It sounds like Robert has a long-term plan in mind. It;ll be interesting to see if things work out more or less to that effect. It does seem tricky to use only descriptor names, especially with some of the Gull species and empid flycatchers, but all in all there's still lots of room to improve.

    Meanwhile, we've progressed back to the 'Common Gallinule'

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  7. Congrat to post, I enjoyed! It's interesting that why they has more names than necessary? Stupidity

  8. Tim,

    The short answer is that the one who describes and organism (including birds) gets to pick the name. The International Society for Zoological Nomenclature has published standards which have a few guidelines. For example the order of precedence, is that the oldest published name is the one to be recognized. This is particularly important in lumps and splits. For example when Blue Grouse was split a few years ago the names used were Sooty and Dusky Grouse. These were not just random names but were the names first used by Meriwether Lewis and William Clark in 1806. So the AOU went with their original names. Lewis and Clark also first described the Western Tanager. Since the first specimens were collected in Idaho far west of where any other tanager had ever been found it was called the Western Tanager. So when the American Ornithological Union published the first checklist in the 1930s this is how they picked names. All changes since then have been submitted to the checklist committee for a decision.

    In the case of the flicker there are 9 species of flickers current recognized in the Americas. Of these only two are found in North America one the Gilded Flicker is primarily a Mexican species which barely gets into the US in the southwest. By those standards the Northern Flicker occurs quite a ways north of where any other flickers occur. Same thing with the mockingbird. There are numerous mockingbirds in the world but only one that regularly reaches North America. In the case of the juncos; when the Oregon, Slate-colored etc. were lumped the only other junco was the Yellow-eyed so it made sense to name the other one Dark-eyed. Occasionally the AOU has changed names more accurately reflect geographical distribution for example when Canada Jay was changed to Gray Jay to reflect its common occurrence in the US (although the same reasoning has never been applied to the goose).

  9. Wait - there's a place I can see 500 Western Tanagers in a day? :)

  10. @Robert: Thanks for having me on the blog!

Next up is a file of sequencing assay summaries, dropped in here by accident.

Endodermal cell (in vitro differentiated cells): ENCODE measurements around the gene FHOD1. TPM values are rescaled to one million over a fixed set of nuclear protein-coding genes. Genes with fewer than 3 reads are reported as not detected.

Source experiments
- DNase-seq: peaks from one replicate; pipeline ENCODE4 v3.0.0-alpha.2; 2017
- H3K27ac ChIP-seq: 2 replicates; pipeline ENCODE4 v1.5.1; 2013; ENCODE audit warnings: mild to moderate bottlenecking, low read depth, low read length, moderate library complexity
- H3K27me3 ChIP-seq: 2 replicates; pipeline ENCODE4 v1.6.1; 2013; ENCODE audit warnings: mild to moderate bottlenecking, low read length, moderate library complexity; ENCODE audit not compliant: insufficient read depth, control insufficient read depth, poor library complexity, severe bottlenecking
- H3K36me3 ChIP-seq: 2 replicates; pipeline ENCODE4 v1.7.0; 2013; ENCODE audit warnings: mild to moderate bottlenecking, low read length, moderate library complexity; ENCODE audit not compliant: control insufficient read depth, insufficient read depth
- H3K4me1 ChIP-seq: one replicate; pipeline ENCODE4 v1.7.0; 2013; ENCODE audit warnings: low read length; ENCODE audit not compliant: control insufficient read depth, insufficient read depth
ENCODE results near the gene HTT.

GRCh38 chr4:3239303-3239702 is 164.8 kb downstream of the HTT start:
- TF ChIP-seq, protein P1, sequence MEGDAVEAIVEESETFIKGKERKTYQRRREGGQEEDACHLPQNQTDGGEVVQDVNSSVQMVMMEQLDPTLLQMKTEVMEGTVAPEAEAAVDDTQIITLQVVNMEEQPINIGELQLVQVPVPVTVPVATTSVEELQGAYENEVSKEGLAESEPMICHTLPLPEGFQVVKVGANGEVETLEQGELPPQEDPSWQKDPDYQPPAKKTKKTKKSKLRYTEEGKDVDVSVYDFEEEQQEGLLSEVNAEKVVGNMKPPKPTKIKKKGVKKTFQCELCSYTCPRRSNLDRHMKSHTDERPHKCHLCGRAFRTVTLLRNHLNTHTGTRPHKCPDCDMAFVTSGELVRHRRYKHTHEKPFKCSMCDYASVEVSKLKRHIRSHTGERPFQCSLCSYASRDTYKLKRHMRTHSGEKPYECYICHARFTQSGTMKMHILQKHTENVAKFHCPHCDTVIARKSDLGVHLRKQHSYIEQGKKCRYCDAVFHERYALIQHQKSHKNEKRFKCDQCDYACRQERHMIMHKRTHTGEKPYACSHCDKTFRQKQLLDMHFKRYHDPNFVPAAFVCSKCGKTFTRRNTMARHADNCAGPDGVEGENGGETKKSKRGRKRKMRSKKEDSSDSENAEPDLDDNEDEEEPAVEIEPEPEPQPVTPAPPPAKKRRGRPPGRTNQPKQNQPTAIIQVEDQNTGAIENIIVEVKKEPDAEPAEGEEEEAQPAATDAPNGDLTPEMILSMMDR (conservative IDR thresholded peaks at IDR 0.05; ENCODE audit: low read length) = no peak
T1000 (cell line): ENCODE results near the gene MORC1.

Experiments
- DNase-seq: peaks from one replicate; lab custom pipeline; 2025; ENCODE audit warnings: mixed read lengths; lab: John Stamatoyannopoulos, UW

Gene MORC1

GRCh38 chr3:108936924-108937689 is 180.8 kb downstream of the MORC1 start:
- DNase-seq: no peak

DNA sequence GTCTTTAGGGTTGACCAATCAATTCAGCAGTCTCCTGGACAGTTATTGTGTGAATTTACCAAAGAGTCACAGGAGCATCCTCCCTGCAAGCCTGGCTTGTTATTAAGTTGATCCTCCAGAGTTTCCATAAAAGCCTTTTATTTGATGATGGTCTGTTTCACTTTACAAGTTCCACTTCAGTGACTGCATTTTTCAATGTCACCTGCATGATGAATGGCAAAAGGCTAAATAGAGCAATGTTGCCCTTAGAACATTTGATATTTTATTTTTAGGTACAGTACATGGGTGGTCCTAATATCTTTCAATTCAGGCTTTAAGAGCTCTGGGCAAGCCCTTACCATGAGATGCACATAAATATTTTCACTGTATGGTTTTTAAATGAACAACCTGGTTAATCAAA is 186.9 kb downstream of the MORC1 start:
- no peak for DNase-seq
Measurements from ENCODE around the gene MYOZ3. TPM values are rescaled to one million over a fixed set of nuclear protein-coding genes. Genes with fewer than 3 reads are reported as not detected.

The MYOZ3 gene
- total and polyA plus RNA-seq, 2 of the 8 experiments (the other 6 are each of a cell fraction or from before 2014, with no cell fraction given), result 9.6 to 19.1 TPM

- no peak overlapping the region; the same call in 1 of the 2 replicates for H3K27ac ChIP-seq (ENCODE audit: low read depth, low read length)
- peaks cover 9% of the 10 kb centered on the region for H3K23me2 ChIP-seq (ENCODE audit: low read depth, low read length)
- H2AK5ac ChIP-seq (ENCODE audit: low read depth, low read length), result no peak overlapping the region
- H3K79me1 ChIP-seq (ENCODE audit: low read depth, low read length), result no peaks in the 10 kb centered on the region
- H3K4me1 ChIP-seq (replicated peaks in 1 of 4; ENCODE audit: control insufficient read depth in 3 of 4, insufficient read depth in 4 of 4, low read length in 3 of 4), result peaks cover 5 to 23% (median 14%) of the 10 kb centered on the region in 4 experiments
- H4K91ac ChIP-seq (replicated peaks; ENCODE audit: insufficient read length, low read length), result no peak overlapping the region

@Robbie: Surely anything is better than just "Western" :)

    @Isidro: Muchas Gracias!

    @Eileen: I'm glad you enjoyed it!

    @Laurence: Thank You! I agree--a few years ago I worked on learning the latin names--some actually do make the birds sound more interesting, like Passer domesticus, or Carpodacus mexicanus (House Sparrow and House Finch). In the end it was just too much to try and remember though!

    @Benedek: I'm glad you enjoyed the post.

    @Mike: I think you are taking my post too literally--this was supposed to be humorous and fun. I understand why the birds were named for directions, or places, or things. The point is regardless of the reasons 200 years ago, in most cases many of these bird names make little or no sense to birders. Who cares if the Northern Mockingbird is there furthers occurring northern species? Same with the Flicker, or Bearless-Tyrannulet (although I will let that one be, just because Beardless-Tyrannulet is such a fantastic name), or Bobwhite, and of course the Northern Rough-winged Swallow. When the majority of these birds were named, they were all new to science and the naming schemes used had no thought other than, a place, a thing or a name. In the time since how many times have scientific names, groupings, and classifications changed? Many Common Names have changed over the years as well. Just because something was named a certain way, doesn't make it the right name, or the name that makes the most sense--and it absolutely doesn't make it the most fitting name--which was the point of this post. Cheers!

    @Kenneth: A rare once in a lifetime fallout we had in Utah in May 2011. But you'd have to even double that number to get a more accurate count :)

    You can check out some of the other responses to this on the Utah Birders Blog: